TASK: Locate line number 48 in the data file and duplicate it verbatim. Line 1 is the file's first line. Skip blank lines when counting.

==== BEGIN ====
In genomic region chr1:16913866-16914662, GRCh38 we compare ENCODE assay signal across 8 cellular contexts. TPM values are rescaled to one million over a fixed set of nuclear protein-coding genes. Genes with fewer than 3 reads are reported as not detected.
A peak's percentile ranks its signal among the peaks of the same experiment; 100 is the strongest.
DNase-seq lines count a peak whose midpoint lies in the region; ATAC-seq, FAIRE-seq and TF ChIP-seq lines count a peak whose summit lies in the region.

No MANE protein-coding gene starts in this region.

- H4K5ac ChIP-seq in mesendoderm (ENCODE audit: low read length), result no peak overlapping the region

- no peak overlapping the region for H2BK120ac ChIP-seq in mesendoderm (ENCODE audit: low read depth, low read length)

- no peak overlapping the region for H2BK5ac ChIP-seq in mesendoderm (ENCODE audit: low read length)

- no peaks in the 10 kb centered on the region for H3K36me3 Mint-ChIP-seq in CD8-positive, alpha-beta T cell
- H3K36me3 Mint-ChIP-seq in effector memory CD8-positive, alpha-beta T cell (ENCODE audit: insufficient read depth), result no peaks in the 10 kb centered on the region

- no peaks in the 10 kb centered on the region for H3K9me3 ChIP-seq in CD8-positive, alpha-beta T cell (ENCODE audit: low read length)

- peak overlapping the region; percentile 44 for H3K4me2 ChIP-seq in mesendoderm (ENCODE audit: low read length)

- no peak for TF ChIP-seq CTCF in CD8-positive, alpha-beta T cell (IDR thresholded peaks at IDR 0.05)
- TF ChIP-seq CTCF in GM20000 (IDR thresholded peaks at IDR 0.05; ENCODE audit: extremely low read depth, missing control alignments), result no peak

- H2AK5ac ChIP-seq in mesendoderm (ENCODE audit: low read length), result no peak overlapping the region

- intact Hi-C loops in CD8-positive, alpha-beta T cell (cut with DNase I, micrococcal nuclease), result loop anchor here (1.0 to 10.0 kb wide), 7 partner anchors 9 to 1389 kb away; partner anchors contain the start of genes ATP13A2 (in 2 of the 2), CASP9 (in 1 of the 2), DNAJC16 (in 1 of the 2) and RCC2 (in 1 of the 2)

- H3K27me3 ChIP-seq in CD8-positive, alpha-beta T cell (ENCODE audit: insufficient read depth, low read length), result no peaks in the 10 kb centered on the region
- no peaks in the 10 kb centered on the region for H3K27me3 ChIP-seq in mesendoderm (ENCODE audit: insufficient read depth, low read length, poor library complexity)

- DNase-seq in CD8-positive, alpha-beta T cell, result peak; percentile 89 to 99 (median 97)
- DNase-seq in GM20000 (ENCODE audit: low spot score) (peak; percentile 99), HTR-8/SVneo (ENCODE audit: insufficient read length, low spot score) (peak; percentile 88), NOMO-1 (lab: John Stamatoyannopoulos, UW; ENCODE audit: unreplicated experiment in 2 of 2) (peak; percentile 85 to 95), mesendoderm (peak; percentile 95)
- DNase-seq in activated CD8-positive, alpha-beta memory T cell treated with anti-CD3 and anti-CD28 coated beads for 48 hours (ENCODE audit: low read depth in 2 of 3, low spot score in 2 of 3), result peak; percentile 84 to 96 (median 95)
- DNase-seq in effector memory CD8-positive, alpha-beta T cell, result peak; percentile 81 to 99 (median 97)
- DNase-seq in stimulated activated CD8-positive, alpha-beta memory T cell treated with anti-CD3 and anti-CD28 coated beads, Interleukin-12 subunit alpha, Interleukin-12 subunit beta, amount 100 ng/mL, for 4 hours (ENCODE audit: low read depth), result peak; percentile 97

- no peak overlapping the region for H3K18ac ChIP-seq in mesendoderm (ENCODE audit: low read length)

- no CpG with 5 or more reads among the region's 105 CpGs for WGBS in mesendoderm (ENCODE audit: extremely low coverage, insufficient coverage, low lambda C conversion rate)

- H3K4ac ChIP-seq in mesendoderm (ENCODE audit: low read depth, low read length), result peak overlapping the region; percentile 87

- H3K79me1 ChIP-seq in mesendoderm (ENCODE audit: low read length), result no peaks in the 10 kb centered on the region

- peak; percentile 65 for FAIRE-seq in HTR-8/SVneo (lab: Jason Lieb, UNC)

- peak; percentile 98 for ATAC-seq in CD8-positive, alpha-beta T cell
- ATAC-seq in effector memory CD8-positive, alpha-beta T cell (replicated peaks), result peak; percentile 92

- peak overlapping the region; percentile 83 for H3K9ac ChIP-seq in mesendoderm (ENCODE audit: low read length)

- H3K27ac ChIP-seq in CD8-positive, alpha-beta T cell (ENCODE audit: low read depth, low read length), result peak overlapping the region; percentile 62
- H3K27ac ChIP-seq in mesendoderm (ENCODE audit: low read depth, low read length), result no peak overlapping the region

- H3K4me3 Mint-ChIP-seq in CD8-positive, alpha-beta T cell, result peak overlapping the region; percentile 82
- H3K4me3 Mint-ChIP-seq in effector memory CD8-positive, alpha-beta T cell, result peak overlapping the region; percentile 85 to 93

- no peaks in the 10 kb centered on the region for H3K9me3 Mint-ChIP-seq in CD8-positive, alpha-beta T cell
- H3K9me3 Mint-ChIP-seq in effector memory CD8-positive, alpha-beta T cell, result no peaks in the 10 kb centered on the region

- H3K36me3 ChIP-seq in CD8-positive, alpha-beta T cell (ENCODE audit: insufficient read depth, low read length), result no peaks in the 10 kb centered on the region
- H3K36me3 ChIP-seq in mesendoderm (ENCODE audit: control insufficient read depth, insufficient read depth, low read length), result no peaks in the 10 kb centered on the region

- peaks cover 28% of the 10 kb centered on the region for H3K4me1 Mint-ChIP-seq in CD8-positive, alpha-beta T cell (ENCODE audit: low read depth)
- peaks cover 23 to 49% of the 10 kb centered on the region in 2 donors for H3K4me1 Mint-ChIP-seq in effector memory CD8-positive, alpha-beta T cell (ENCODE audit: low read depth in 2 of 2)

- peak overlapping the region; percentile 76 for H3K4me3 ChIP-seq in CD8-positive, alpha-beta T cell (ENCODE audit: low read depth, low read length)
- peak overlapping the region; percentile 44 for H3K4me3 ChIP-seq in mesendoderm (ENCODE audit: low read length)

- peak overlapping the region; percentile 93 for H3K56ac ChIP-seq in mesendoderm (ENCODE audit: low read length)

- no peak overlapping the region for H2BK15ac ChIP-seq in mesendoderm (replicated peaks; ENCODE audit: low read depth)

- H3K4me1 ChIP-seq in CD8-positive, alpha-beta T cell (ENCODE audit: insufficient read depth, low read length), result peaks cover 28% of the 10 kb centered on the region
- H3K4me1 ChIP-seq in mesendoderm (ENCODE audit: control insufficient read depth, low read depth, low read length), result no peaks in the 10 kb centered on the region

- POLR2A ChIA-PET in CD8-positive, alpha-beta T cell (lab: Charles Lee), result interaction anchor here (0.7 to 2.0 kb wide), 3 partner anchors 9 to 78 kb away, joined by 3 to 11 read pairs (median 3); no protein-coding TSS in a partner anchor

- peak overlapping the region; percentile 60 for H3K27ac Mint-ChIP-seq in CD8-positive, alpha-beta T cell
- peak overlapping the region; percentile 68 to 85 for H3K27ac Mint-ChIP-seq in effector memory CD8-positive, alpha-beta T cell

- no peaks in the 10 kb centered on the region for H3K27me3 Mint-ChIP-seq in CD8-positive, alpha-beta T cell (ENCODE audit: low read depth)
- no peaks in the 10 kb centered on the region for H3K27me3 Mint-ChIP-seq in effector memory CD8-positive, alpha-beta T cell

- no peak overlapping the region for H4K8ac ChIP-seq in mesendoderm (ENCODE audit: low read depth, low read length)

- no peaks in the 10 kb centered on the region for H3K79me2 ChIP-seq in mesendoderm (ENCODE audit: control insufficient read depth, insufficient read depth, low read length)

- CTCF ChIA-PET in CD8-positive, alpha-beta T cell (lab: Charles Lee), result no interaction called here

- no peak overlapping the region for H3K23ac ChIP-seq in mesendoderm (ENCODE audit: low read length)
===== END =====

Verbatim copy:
- peak overlapping the region; percentile 60 for H3K27ac Mint-ChIP-seq in CD8-positive, alpha-beta T cell